The last way I want to talk about limits has to do with goals and dreams. Having a chronic or mental illness can affect what dreams and goals are possible. That doesn’t mean you should give up on them though. you have a few possibilities. First it is possible that you can find a way to use modifications to make it happen. For instance, someone who wants to be an author, but loses the ability to type, can use voice recognition software to write still. If your dream job seems un-achievable, perhaps there is still something in the same or similar field that you can do.

I didn’t think there was any career available for me. Between high pain days, bad fatigue, and my depression or anxiety acting up, I’m not exactly the epitome of a reliable employee. This limits job/career choices quite a lot. Now, I didn’t have any certain job in mind to begin with. In fact, I chose to not go to college (and use my scholarship), because I didn’t have any goal in mind. Nothing has ever grabbed my attention.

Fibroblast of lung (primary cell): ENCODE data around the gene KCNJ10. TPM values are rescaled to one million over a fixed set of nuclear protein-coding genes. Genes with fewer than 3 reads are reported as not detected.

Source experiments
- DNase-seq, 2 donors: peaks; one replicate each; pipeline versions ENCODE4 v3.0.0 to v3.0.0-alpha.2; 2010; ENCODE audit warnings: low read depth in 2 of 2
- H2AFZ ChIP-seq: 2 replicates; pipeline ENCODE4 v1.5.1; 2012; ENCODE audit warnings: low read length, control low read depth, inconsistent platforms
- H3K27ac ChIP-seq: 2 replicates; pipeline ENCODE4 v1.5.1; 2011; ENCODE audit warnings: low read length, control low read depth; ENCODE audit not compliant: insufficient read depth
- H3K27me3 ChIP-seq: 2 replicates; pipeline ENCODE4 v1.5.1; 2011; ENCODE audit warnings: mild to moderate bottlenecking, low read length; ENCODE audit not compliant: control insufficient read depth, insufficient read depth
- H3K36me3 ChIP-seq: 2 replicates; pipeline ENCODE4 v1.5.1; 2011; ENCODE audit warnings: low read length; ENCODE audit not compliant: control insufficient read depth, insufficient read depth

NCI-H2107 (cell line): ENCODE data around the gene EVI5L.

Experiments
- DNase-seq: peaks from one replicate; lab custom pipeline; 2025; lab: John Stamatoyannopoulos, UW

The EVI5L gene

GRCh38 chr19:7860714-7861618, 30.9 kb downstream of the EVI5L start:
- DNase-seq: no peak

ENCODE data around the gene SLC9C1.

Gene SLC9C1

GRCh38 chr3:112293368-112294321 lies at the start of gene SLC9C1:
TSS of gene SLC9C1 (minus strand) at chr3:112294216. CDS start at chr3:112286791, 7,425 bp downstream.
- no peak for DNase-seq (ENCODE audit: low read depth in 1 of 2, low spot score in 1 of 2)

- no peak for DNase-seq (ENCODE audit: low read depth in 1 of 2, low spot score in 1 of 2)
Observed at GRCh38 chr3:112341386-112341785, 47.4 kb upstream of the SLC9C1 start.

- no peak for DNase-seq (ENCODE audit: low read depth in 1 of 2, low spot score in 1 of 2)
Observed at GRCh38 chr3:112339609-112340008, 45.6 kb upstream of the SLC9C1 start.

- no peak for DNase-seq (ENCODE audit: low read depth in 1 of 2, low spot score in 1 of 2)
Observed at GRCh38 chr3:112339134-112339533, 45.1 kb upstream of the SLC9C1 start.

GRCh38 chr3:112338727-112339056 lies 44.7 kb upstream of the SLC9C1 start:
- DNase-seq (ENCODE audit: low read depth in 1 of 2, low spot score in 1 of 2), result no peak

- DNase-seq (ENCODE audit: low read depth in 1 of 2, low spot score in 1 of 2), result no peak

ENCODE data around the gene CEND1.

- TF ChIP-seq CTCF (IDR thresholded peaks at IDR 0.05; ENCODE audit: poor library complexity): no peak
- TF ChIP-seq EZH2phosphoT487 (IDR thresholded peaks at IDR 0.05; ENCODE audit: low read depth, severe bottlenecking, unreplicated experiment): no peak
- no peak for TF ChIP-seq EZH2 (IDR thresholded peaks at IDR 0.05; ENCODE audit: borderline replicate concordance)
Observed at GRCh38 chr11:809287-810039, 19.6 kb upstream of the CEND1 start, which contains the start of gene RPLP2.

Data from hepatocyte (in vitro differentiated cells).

After being diagnosed, it didn’t seem likely I would ever be employable. Well, maybe I’m not, but I’ve found a way to employ myself. Being a blogger allows me to work within my limits, and it is a way for me to help people, which I’ve always felt a pull toward. I share this personal bit to show how limits don’t have to limit you, but can actually open up previously unseen chances. To see how I work with my limits as a blogger, check out my monthly series, Confessions of a Chronically Ill Blogger.

There are a variety of ways that someone with either a chronic illness or mental health issues will find their journey to self-acceptance a different challenge than a healthy person. I’m going to stop here, but I’ll address other points soon.

Are there any particular concerns you would like me to write about? Let me know in the comments! You can email me anytime also at leighbryant@flawedmessylife.com .

The author's name, Leigh, in red script, to the left with a coffee cup to the right.

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Pain Is Not A Competition